Much has been written about the boat and it’s accomplishments; but perhaps not enough emphasis has been focused on the father and son team that forged that legacy. They worked together and played together a lifetime. That itself is noteworthy.

Reeves Potts, intentionally or not is carrying on that legacy.

RICHARD B. NYE

Richard B. Nye, International Yachtsman and Wall Street Executive, Dies at 81

Richard Barre Nye, a long-time resident of Greenwich CT and recently, Ludlow Vermont, a former Wall Street businessman and avid yachtsman, died peacefully on March 14, 2013 in Norwalk CT at the age of 81.

Richard was born in 1931 in Brooklyn, New York to Richard S. Nye and Florence Evelyn Nye. After the family moved to Greenwich CT, Richard grew up there and attended the Brunswick School before going to Dartmouth College where he received his BA in 1952 and his MBA from the Amos Tuck School of Business in 1953.

After graduating from business school, Richard went to work with his father at Georgeson & Company in New York. Together, they made Georgeson one of the nation’s largest and most well regarded proxy solicitation and investor relations firms. Under their leadership, the firm played a key role in many of the nation’s largest corporate takeover battles. Known for its successful communication strategies and its ability to influence shareholders, Georgeson proved adept at both helping clients ward off unwanted “hostile” takeover attempts and acquire companies in “friendly” transactions.

Father and son’s involvement with Georgeson led to their introduction to sailing when on a whim, Richard’s father bought the yacht Vanward from Lloyd Georgeson’s estate. Father and son, with no prior experience, and despite nearly putting Vanward on the rocks their first time out, developed what would become a lifelong love for the sea. Together, they became keen yachtsmen and competitors. In 1947 the Nyes purchased the first of three yachts they would name Carina, the last two custom built to their specifications. For nearly fifty years, they made a formidable team and enjoyed numerous triumphs, including transatlantic races to England, Ireland, Sweden, Germany and Spain , the Newport to Bermuda Race, Admirals Cup team competitions off the Isle of Wight and Fastnet Races along with a myriad of regional and local successes. When not racing, Richard’s passion for being at sea was met while cruising off the coasts of Maine, Nova Scotia and Newfoundland. Ultimately Richard’s love of open water shifted to power boating aboard his beloved Cap’t Ezra Nye.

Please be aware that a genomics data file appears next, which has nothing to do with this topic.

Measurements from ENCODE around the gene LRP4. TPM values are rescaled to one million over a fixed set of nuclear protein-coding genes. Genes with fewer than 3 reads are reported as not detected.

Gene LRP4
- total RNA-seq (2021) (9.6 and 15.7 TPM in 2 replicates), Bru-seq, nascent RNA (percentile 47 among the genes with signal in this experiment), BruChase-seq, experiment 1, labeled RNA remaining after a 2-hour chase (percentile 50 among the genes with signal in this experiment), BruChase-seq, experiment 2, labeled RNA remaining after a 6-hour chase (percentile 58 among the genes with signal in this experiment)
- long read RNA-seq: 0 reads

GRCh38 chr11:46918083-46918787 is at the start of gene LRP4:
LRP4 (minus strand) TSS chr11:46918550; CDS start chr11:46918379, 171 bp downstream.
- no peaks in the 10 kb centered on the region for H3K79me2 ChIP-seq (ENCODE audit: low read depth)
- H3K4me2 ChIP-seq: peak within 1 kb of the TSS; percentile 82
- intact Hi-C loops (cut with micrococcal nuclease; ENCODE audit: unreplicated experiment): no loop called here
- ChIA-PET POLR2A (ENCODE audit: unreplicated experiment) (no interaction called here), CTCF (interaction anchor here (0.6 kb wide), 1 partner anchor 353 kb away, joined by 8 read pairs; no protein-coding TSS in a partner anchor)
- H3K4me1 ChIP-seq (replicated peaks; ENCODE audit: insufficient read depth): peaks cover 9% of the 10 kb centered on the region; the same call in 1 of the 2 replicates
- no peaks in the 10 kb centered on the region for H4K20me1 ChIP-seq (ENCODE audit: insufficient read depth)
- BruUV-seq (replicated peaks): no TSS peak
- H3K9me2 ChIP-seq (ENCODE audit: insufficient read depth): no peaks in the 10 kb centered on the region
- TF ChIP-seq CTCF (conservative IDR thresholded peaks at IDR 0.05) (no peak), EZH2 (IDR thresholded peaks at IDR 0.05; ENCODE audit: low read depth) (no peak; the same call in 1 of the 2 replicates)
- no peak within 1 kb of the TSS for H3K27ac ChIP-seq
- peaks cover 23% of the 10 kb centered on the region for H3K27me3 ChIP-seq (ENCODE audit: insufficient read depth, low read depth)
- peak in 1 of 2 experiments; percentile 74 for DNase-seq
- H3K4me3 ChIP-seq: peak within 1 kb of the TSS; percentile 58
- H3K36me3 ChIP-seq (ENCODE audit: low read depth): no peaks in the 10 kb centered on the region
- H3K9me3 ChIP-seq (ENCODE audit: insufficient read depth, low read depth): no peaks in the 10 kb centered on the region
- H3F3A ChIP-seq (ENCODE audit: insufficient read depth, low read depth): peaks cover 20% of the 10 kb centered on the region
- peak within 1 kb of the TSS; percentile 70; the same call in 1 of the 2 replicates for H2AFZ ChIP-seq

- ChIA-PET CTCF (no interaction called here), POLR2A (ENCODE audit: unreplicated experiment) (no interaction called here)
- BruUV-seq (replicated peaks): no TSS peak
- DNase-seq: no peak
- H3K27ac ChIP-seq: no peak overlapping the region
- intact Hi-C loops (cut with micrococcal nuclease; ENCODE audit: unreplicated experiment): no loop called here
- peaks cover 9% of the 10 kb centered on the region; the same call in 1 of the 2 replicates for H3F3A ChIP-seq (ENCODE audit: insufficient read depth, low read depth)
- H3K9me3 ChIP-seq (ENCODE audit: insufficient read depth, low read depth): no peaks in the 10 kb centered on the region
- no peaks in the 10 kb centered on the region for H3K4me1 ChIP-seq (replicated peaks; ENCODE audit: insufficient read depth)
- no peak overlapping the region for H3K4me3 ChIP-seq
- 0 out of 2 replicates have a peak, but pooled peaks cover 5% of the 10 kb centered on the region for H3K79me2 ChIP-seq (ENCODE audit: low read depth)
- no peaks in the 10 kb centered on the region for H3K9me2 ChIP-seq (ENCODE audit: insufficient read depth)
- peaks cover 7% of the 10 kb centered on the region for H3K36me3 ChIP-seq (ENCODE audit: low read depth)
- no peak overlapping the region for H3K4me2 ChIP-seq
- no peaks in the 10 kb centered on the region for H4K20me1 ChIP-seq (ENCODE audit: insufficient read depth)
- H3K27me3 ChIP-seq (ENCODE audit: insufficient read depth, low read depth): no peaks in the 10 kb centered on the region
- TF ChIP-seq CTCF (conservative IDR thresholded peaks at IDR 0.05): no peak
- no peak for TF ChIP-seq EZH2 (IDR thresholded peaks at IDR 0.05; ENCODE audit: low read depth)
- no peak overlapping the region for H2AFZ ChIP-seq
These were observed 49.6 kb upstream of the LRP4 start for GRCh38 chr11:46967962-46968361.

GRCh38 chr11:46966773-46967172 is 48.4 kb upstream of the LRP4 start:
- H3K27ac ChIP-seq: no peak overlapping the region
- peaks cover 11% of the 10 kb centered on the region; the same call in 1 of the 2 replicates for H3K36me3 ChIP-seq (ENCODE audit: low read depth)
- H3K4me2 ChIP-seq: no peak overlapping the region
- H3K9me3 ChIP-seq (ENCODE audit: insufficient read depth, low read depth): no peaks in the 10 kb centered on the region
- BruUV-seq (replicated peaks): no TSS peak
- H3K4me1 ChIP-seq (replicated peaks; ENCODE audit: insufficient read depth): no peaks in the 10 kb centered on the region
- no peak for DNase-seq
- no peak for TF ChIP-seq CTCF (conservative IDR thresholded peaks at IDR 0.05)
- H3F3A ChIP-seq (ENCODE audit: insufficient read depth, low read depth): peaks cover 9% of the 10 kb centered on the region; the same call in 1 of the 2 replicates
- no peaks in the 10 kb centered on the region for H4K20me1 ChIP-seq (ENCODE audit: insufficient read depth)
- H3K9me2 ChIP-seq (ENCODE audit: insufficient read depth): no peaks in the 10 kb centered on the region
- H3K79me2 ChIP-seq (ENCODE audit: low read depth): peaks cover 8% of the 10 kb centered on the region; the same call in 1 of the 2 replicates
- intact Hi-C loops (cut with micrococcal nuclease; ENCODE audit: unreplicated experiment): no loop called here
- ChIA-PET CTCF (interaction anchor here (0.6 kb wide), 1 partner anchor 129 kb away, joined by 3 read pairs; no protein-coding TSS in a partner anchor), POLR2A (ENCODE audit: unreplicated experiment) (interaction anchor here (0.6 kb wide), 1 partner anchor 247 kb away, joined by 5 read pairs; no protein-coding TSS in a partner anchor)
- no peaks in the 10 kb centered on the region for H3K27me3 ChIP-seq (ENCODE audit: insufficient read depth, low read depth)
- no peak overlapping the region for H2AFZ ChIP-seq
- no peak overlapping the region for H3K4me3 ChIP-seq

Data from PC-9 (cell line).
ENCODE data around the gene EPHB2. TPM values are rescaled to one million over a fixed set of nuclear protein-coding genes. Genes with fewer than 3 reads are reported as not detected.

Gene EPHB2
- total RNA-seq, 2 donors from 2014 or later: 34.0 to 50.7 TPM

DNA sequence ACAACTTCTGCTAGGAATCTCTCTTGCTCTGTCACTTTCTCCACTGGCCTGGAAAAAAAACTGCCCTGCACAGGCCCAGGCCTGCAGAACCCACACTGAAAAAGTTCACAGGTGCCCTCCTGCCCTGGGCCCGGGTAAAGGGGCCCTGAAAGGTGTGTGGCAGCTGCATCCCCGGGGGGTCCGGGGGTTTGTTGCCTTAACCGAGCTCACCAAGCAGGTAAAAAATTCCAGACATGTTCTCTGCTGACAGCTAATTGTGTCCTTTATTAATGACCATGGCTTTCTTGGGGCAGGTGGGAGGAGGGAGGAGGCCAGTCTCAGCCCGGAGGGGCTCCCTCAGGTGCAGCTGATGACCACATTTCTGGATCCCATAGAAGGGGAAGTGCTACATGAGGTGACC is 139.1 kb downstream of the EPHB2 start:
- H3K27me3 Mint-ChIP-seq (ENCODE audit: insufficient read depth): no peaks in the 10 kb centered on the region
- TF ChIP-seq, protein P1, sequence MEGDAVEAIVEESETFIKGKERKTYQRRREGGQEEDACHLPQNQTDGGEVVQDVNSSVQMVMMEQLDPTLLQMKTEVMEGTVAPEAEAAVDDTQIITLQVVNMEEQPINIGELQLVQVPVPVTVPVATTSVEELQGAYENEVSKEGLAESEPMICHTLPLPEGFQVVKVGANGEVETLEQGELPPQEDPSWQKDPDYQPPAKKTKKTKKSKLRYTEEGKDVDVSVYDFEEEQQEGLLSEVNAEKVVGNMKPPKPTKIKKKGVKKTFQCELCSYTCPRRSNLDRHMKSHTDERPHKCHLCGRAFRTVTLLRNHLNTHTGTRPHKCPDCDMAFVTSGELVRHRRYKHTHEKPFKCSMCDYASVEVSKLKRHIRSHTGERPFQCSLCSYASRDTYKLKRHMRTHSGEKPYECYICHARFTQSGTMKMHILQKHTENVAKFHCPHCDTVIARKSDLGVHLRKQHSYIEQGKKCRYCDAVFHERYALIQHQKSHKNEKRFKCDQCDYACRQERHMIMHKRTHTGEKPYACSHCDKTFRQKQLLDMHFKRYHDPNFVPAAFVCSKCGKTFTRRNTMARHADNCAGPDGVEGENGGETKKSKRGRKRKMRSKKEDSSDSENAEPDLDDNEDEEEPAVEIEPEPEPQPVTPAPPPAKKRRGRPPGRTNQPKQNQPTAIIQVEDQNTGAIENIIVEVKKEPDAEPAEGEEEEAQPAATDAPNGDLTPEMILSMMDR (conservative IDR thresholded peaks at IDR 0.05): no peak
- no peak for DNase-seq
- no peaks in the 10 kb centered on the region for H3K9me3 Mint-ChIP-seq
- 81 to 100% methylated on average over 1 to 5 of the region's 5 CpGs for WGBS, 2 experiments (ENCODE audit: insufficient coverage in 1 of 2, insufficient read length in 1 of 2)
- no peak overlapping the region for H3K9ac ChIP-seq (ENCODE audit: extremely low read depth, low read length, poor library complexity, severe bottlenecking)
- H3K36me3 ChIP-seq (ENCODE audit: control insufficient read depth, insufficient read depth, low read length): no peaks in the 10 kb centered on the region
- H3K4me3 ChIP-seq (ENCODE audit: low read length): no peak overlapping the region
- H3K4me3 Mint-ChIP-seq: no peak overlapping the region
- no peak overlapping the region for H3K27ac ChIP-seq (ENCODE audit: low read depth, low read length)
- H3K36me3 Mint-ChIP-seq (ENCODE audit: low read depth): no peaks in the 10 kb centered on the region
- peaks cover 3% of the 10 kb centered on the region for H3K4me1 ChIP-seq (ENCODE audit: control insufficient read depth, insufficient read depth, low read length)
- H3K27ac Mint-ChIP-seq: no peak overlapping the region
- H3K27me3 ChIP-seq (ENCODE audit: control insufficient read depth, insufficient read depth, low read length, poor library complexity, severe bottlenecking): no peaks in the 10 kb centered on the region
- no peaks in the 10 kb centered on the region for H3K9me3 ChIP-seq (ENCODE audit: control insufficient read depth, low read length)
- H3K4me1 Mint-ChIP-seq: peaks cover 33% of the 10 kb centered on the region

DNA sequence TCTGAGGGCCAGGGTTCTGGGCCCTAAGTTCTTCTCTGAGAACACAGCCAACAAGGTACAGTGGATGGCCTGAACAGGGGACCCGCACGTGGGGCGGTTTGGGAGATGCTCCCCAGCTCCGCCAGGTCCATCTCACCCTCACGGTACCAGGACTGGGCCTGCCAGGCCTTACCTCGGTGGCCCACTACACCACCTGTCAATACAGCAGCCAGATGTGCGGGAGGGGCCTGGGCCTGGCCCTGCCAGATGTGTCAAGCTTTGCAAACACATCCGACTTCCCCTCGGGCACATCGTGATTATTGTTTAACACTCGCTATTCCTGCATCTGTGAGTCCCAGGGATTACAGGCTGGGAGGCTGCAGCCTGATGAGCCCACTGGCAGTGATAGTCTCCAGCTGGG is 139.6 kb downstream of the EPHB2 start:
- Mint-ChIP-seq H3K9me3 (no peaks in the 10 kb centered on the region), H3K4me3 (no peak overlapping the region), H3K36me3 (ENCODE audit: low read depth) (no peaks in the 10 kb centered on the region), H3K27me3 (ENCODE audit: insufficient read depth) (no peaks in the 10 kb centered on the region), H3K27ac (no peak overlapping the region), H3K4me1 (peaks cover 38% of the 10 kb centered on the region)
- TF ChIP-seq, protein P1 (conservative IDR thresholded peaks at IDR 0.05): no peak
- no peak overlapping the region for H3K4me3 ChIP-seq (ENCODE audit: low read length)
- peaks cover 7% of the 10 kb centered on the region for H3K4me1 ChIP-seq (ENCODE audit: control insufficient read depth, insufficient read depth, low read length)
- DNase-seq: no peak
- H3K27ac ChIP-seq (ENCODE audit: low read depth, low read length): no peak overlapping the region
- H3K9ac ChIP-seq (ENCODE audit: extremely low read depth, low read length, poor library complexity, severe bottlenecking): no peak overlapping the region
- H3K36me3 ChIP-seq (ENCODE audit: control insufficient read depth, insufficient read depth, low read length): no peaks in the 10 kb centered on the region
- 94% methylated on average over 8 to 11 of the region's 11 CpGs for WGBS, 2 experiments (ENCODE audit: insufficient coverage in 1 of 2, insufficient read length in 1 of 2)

Richard was proud of his racing successes but he was especially proud of doing so while sailing with family and fellow amateur sailors, especially into the 70s and 80s when professional crews became prevalent. He also delighted in mentoring junior or younger sailors and gave many their first taste of “big boat” sailing. And he was also proud to represent his home club, Indian Harbor Yacht Club, particularly when competing overseas.

In addition to Indian Harbor where he was Commodore from 1992 to 1993, Richard was a member of New York Yacht Club, the Cruising Club of American, Storm Trysail Club, the Royal Ocean Racing Club and US Sailing. Notably, as a US Sailing member, Richard served as chairman of the rules committee for yacht racing in the United States. Richard wrote and published a memoir of his sailing exploits, Home is the Sailor, in 2012.